Step By Step: A Conversation with Rich Mullins
by Brian Quincy Newcomb
CCM Magazine June 1992
Rich Mullins took the stage for his GMA showcase with his hands stuffed in his jeans, while Billy Crockett and his band of studio players worked through the acoustic-driven "Boy Like Me / Man Like You," one of the opening songs from his two-album piece The World as Best as I Can Remember It. Before the brief concert was over, Mullins was playing a hammer dulcimer as he sang, the band was playing a pop arrangement that moved toward dramatic drumming from the Paul Simon school, and an African-American church choir was augmenting Mullins' vocals with gospel heart and soul. In this simple, bold, artful way, Rich Mullins unleashed a quiet, thoughtful revolution.
A couple days later, Mullins and I had occasion to enjoy a country breakfast at Nashville's landmark Loveless Cafe. We talked about growing up male, growing up in the church, and not really wanting to grow up at all. We drank lots of coffee and spoke of the world as best as we could remember it.
We talked about a life of serving God's church and its mission in the world, we talked about working in the world of contemporary Christian music, about making art that speaks honestly about humanity and tells the truth of God's dramatic love, and we tried not to bore my wife.
We also managed to talk about Mullins' latest album, Volume Two of The World as Best..., and about writing music that "accidentally" gets on Christian radio, about trying to make sense of your birth family, and making sense of God's church, the adopted family of faith. We tried to tell the truth - Rich was Earnest, I tried to be Frank - we talked about the importance of being Frank and Earnest. Recounted here are the highlights, as best as my tape recorder remembers it.
BQN: It seems that trying to encapsulate all you know about life into two albums is a pretty lofty goal. Did you get it all down in the two albums, or should we look for Volume Three?
RM: I think sometimes I have a tendency to be a little overly idealistic and I want to see the world the way that I think it ought to be. I guess a lot of what the albums are about is saying "instead of starting out with a dismal view of the world, or a happy view of the world, what is there?" And let me see what is really there and maybe it'll have some effect on the way I view the rest of my life.
I didn't sit down and write 20 songs about the way the world really is, but it's kind of been the thing that I've been working on personally, which finds itself working out in your songs. It accidentally has an autobiographical feel. I think a lot of the songs on Volume Two are a little more adult-ish.
With "Step by Step," if I had to make an overall statement, it's that faith is walking with God. The biggest problem with life is that it's just daily. You can never get so healthy that you don't have to continue to eat right. Because every day I have to make the right choices about what I eat and how much exercise I need.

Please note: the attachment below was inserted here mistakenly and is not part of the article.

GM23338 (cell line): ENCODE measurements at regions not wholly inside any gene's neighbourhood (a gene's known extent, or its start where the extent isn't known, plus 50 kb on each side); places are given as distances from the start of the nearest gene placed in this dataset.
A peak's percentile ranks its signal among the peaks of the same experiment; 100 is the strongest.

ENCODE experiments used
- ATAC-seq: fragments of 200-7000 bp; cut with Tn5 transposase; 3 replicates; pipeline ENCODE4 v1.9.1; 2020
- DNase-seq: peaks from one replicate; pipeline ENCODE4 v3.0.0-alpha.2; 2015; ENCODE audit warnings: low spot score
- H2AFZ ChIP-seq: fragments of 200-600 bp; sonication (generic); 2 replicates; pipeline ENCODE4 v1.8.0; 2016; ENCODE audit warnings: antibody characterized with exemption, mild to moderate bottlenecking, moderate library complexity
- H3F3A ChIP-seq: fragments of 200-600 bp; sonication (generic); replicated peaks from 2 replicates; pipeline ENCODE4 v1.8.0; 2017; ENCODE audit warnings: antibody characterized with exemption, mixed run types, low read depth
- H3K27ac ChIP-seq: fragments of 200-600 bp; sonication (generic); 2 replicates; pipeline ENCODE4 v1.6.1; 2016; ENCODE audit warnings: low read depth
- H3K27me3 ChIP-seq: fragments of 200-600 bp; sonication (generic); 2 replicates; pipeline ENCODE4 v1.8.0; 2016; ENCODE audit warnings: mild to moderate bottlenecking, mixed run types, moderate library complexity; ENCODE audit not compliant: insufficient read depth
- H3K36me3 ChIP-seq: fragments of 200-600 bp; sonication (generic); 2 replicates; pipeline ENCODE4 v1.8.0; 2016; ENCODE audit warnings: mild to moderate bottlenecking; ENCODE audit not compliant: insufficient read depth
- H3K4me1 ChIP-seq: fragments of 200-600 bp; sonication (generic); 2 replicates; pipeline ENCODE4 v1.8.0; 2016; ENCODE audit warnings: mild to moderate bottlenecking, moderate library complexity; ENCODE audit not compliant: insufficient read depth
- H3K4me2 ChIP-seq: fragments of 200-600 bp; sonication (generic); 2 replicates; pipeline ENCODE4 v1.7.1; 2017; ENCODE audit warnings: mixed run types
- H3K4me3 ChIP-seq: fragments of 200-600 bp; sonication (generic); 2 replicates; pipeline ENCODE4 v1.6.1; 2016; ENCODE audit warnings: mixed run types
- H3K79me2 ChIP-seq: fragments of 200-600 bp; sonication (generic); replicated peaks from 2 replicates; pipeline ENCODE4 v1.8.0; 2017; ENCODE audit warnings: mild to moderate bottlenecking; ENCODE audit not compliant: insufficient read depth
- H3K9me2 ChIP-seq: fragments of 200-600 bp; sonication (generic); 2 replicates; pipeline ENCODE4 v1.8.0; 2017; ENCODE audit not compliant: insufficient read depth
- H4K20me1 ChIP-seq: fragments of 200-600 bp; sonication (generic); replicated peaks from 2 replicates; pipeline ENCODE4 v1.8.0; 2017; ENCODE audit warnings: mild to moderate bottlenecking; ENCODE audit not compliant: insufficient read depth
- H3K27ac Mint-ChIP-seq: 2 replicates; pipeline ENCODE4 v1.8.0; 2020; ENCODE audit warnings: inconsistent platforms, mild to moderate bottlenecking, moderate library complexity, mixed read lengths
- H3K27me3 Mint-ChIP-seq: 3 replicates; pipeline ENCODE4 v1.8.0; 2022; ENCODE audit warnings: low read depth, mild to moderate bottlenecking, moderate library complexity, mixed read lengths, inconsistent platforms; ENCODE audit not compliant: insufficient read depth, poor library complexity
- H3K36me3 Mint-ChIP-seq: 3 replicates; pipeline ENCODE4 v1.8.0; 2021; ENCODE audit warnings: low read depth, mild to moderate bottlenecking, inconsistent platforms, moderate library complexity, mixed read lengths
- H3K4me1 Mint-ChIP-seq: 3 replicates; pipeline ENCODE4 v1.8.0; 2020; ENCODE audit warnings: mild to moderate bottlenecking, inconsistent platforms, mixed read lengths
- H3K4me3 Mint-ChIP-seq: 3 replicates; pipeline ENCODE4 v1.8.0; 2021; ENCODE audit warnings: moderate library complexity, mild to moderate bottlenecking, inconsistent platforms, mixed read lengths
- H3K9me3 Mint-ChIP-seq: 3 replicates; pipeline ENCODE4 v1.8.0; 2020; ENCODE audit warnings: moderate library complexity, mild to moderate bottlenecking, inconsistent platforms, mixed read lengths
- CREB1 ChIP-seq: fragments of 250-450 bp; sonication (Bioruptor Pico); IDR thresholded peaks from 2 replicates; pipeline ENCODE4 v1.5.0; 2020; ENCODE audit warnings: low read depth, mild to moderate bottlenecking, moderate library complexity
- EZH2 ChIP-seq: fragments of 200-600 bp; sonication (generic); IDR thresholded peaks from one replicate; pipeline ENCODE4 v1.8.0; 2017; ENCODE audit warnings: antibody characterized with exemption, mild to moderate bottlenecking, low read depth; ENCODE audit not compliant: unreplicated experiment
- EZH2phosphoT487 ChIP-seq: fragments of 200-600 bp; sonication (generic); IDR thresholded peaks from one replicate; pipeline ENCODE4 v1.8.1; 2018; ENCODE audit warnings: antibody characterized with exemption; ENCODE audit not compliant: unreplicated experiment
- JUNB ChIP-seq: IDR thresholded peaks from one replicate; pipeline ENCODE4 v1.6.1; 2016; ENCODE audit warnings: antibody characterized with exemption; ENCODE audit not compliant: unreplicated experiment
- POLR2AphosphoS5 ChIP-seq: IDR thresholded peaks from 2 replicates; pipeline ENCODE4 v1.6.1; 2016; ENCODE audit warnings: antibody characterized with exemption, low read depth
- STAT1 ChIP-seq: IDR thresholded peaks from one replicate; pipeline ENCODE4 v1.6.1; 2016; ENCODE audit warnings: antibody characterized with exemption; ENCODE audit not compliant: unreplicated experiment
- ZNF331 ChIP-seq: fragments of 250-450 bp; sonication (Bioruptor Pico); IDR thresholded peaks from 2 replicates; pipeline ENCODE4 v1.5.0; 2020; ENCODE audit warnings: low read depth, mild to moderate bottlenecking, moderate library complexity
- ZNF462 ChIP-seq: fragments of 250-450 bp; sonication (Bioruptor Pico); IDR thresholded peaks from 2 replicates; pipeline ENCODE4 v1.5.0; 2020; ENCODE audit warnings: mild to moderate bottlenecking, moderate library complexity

Spiritually we're in much the same place. I go on these binges where it's like "I'm going to memorize the five books of Moses." I expect to be able to live off the momentum. The only thing that praying today is good for is today. So, with "Step by Step" and "Sometimes by Step," it's not what you did, and not what you say you're going to do, it's what you do today.
BQN: You've managed to get a lot of airplay, and by many standards you've become very successful at what you do. Still, there's this feeling that you're not all that comfortable with that reading of the way things are.
RM: I'm afraid that in the Christian church in America there's this understanding that life has meaning basically with the success that God gives us in life. Looking at the scheme of God's history with people, success and failure are pretty meaningless. Meaning in life is somehow beyond the way that we measure success, and that's kind of a relief for me, to know that the weight of the world is not on my shoulders. For me there needs to be a return to the doing of things for the sake of doing them, and not for the sake of being great at it. G. K. Chesterton said, "Anything worth doing, is worth doing badly." It took me a long time to get that, I thought he was just being smart. But, I realized that what he was saying was "So what; you're not going to get a job as a caterer - learn how to cook."
(Photo by Mark Tucker.)
BQN: Something I often hear when people mention your name is that you're celibate, like you're the Apostle Paul or Morrissey or something. I always figure that must be some kind of an excuse for not being able to get a date to the Dove Awards (laughter).
RM: My take on this is, for those people who are too weak to handle celibacy, God gives a spouse. People who are too weak to handle a spouse, God gives celibacy. So, I'm pretty comfortable, and I wouldn't mind being married. Especially from 10 to 2. I'm happy..., but I also believe that if you're not happy where you are you're not going to be happy anywhere. If I have a problem, I'd like to be able to be aware of it before I get married, because I'd hate to enter into it with the illusion that if I get married I'll never be lonely again. Or the illusion that someone will always love me. I know a lot of very lonely married people.